Boardwalk Empire Review: After the Smoke is Clear
As the dust from Rosetti's bomb settled and the clean up ensued on Boardwalk Empire this week, I could not help but think of all those people in present day Atlantic City and elsewhere who have been trying to put their lives back together as well.
Places like Babette's can be rebuilt, but the loss of a loved one can leave scars that no amount of time can heal. "The Milkmaid's Lot" featured a traumatized Nucky, who was affected both physically and mentally by the attempt on his life.
It was hard to know if it was appropriate to laugh or not at some of Nucky's miscues that resulted from his loss of mental acuity. You must forgive me a cruel chuckle or two during the scenes where Nucky called Eli, Eddie or when he mistook Chalky for the shoeshine guy. Other scenes were more disturbing, however, like those where Nucky kept referring to Margaret like she was Billie or Mabel.
While Nucky was not at his best, Margaret showed her strength as she told her man to pull himself together and deal with his business. Poor woman, it was hard enough dealing with Nucky and his ever-changing disposition, on top of having being cooped up in the hotel with Gyp Rosetti's dog and her two children... who have apparently grown quite accustomed to the charmed life.
Teddy's response to his mother when she told him to make his bed a second time was one of the funnier Boardwalk Empire quotes of the week.
Last week Van Alden's wife talked him out of running away. This week it was Margaret who felt threatened, and Owen was offering to help pack her bags. The exchanges between these two secret lovers were some of their best moments to date. Owen touched on the idea that there is no half way when it comes to a life of crime, but despite being all in at the moment, he does have plans to walk away. His resolve seemed much stronger than Margaret's who looked like she was struggling with her decision to stay or go.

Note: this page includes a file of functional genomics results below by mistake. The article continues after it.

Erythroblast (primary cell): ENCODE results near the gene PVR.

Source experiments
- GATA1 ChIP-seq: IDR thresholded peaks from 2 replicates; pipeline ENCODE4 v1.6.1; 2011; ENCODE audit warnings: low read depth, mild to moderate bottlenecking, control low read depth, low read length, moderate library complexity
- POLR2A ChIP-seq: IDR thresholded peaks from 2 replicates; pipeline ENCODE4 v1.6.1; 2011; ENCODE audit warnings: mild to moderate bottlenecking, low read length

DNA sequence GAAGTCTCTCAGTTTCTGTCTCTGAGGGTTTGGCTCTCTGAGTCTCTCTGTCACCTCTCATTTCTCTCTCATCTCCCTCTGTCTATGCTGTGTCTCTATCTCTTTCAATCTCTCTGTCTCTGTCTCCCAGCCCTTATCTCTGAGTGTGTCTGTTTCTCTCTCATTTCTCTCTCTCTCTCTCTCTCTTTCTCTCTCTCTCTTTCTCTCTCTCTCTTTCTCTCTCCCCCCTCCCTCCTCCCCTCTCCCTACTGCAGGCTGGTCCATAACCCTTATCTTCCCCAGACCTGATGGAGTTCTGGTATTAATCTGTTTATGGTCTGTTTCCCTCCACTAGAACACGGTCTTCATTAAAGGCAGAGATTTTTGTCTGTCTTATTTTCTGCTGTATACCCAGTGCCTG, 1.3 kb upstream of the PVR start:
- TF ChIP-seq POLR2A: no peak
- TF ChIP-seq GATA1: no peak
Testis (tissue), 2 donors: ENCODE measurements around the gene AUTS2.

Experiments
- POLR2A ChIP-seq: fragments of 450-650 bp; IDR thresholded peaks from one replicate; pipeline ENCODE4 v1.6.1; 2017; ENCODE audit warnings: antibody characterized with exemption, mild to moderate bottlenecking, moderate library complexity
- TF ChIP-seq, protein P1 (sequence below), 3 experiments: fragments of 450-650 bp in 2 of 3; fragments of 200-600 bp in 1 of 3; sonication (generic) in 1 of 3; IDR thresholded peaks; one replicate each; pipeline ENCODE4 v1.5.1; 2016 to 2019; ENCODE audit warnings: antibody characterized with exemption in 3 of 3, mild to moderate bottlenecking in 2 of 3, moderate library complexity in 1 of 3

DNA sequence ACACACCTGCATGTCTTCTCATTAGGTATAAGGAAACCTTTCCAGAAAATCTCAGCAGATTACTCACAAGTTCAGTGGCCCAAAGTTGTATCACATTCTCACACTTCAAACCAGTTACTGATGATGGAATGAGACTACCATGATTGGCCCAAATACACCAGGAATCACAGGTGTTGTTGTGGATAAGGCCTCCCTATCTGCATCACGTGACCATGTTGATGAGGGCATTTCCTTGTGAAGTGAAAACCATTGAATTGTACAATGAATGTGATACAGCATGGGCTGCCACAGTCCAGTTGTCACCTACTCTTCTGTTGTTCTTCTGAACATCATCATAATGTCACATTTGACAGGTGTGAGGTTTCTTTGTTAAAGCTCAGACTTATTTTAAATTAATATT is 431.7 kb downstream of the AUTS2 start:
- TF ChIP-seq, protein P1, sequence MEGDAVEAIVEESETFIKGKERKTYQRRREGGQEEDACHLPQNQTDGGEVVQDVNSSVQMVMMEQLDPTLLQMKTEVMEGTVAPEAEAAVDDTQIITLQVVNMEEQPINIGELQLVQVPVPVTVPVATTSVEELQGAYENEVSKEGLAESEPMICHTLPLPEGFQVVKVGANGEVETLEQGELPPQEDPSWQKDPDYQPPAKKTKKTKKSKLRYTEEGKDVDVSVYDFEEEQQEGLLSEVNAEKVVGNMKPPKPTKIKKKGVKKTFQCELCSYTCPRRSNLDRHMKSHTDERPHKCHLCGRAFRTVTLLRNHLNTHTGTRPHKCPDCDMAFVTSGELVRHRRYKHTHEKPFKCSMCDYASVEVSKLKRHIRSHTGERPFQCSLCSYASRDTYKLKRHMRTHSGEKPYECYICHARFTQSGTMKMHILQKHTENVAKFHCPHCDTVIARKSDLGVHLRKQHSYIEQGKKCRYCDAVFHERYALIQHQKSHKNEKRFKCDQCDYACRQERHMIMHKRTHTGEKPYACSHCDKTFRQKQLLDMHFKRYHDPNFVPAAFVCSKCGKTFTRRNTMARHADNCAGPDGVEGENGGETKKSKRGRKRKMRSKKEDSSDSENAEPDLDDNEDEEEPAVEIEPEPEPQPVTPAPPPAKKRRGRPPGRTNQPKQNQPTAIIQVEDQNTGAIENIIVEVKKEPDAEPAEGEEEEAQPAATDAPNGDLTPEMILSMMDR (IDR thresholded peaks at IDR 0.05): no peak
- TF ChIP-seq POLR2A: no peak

One person who had his mind all made up to leave was young Tommy. Both pictures we saw him draw this week had modes of transportation on them. The first a train and the second one which he was carrying to Josephine when he walked in on her "working" featured a boat. He told Richard he wants to go home, which I took to mean anywhere that his crazy Mi Ma Gillian is not.
Did you notice how Richard was the only one who instantly knew the animal Tommy had drawn was a rhino waiting for the train? Richard's connection with his lost friend's son is much stronger than Gillian's. After seeing the way Richard and Julia got along, I am more resolute in my belief that Richard will get some justice for Tommy's fallen father and then will become the boy's full time guardian.
Richard has so much to offer Tommy, including dance lessons. You just have to love how simple a soul Richard has while still being very funny and charming in his own right. He is a darker version of Forrest Gump in a way. Okay, maybe much darker.
No soul on the show, though, is more devoid of light than that of Gyp Rosetti. The man actually had the gall to call Nucky and gloat over the death/murder of Billie Kent. His personality is like a slot machine. Once in awhile it comes up cherries, but on most pulls what you get is a mixed bag of psychosis. His town hall meeting was positively hilarious, however, highlighted by his comment about librarians and his subsequent cancelation of Bible Camp. His idea of being neighborly sure is out of whack.
While Masseria tried to convey to him how long it takes to grow a business and make it in this life, all Gyp heard was his boss say he might make a good general someday. So what does the ever impulsive Rosetti do? He takes the hat off the statue of the Civil War Brigadier General and shows up looking like Napoleon in a three piece suit. His men aren't loyal they are scared. Gyp has made it clear what happens to those who cross him, but will they stand up with him when things get really heated?
Masseria made it clear that Rosetti's problems are his own, so while Nucky was no doubt left wondering how he will ever muster enough muscle to beat the crazy Italian, the field of battle may be more level than he at first imagined.
I wasn't surprised to see Rothstein walk away from Nucky and Atlantic City. After all, he makes his living in New York City, where things "actually matter." Hopefully this will open the door for the likes of Chalky White to comes back into the mix and help Nucky defend what he has built. We certainly have not seen the last of the Manhattan boys or the Chi-town twosome of Torrio and Capone. For now, though, it seems the stage is set for a one on one grudge match by the sea.
What did you think?